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The Gospels were not written until several decades after the events included in them. This has been a major point of attack by opponents of Christianity against the truth of the gospel stories.

In the 19th century it was the general understanding that the gospels were written centuries afterwards, however, archaeological research by people such as Sir William Ramsay and discoveries of texts much closer to the time have made such a position untenable.

However, according to several atheists, the 30-70 or so years between the events of Jesus’ ministry and the writing of Matthew, Mark, Luke and John is enough of a window for the stories to be seriously corrupted.

The argument comes down to two issues: oral tradition, and eye-witness memory.

Most people treat memory as basically accurate in recording the past. Dr David Papineau in a recent forum organised by the Centre for Inquiry and the British Humanist Association (check for quote at about 1:45:00), said in contra to such a position:

“Peter Williams said, ‘Well, don’t we have to take it for granted, prior to any empirical investigation, that in general memory is a good guide to facts about the past.’ I think that’s a terrible example. There’s lots of empirical investigation as to whether memory is a good guide to facts about the past and it turns out it’s not a very good guide, in fact it’s a shockingly bad guide, and it’s a terrible thing that people have relied on it so much. There are many people in jail now because courts tend to believe eye-witness testimony even though there’s lots of evidence that eye-witness testimony is wrong. I think – I mean, if I’d have known Peter was going to say this I would have brought the figures, but there’s something like 200 people being released from long-term prison sentences in the United States because of DNA evidence going back to the occasion of their crime many years ago and a significant number of those 200 were in jail because of false eye-witness testimony. So memory in general is not a good guide to the past.”

Dr Papineau is a respected professor of Philosophy, so I’m somewhat surprised that he did not see the irony in using his memory to quote a study to supposedly show the failings of memory. I don’t know which study he was talking about so I can’t judge as to the accuracy of his memory, but surely this shows that despite the rhetoric of memory being “a shockingly bad guide”, he’s quite prepared to rely on it himself. Moreover, he conflates memory with testimony, ignoring the fact that false eye-witness testimony may be due to factors other than the failure of memory (lying witnesses, for example).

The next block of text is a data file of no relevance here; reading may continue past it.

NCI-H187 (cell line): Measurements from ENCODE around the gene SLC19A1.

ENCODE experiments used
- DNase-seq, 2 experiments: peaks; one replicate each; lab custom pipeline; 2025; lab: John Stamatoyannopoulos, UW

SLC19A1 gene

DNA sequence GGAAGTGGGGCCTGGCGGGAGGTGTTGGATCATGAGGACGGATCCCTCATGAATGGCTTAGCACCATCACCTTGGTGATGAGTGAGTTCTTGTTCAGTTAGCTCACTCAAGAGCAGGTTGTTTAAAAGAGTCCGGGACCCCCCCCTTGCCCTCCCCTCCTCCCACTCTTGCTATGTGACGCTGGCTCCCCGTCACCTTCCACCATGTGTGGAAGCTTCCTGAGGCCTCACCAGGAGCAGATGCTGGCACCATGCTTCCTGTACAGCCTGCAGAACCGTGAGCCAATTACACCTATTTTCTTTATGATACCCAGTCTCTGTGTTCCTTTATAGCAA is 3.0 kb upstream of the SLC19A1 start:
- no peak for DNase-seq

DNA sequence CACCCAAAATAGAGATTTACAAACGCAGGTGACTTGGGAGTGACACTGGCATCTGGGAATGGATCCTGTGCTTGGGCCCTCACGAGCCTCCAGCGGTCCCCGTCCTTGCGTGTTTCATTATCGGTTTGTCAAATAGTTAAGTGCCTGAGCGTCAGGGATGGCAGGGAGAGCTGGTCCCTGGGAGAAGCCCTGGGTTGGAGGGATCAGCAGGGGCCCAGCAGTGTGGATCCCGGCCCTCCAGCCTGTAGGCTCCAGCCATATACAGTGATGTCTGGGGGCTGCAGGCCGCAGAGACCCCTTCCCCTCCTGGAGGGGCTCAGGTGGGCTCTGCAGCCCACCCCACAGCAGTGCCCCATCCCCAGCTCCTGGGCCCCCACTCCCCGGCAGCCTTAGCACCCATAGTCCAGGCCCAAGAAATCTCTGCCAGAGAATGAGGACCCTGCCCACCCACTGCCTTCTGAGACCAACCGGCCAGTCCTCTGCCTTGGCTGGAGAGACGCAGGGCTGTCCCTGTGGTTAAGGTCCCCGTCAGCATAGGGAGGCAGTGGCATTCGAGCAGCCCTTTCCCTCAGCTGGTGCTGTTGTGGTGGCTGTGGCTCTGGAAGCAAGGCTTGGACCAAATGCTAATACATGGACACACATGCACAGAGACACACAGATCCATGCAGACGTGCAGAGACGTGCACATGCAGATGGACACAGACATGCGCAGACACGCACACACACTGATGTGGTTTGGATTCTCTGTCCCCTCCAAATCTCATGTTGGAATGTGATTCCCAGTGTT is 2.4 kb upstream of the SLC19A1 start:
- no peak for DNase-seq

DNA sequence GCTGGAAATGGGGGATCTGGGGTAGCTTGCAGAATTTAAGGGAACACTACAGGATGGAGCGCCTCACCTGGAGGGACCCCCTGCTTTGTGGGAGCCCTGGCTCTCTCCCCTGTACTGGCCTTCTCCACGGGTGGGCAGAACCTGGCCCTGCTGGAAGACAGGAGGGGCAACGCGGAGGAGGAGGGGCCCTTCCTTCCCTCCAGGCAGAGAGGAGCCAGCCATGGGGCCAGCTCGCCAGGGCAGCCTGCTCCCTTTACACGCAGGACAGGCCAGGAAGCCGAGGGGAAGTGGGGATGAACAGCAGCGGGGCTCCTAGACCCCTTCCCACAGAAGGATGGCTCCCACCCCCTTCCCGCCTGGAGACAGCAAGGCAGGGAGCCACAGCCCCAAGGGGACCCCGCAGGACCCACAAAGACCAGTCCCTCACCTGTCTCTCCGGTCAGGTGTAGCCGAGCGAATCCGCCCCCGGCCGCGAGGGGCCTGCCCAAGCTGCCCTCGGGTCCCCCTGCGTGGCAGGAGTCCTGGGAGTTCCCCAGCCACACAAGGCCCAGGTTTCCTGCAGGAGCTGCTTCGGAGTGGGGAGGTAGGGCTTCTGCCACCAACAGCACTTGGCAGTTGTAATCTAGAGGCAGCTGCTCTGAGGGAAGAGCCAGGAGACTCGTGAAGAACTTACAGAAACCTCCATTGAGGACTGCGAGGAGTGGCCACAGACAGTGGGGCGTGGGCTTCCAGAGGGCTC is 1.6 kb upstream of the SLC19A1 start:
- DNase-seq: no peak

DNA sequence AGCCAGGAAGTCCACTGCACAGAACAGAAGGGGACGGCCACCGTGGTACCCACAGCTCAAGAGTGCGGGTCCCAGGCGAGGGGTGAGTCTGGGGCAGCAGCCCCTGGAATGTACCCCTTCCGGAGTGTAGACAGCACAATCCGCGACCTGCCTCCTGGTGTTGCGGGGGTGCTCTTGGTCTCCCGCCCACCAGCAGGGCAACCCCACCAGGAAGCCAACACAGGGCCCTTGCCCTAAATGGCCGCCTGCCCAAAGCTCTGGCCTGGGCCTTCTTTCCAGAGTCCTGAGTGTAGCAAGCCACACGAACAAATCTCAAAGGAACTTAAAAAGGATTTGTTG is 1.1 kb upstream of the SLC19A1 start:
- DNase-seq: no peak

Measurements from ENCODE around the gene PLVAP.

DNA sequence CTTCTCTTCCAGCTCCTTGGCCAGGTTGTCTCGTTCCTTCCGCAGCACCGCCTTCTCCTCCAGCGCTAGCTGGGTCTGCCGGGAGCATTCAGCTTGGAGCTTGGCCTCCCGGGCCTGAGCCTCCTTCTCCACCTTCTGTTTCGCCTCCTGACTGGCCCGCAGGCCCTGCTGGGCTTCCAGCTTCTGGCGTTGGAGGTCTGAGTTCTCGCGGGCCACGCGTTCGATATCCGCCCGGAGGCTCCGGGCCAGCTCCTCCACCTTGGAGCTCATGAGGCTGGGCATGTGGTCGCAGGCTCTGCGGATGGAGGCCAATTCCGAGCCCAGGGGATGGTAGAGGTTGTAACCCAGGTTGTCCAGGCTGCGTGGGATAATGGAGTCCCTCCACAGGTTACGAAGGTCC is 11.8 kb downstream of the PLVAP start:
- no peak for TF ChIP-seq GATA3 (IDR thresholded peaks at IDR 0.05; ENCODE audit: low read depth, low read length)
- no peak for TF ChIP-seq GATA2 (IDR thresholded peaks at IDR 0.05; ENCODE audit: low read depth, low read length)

Of course we have all experienced times when our memories have deceived us, either by failing to recall, or by recalling incorrectly, however, in the great majority of cases, our memory does recall accurately. Wittgenstein’s Poker is a fascinating story of conflicting accounts of an argument between Wittgenstein and Karl Popper where someone’s memory has obviously not recalled things accurately. Richard Bauckham in Jesus and the Eyewitnesses has a chapter on Eyewitness Memory and points out several markers of authentic memory

  • A memory of a unique of unusual event
  • A memory of a salient or consequential event
  • A memory of an event in which a person is emotionally involved
  • Authentic memories tend to have more vivid imagery
  • Authentic memories tend to include irrelevant details
  • Authentic memories are often not particular about exact dates and time.
  • Even if details are inaccurate, the gist is likely to be accurate
  • Frequently rehearsed memories are more accurately remembered

Bauckham then goes on to see how these factors relate to the gospel stories, and in fact show the gospel stories to be likely to be  recordings of accurate eyewitness memory.

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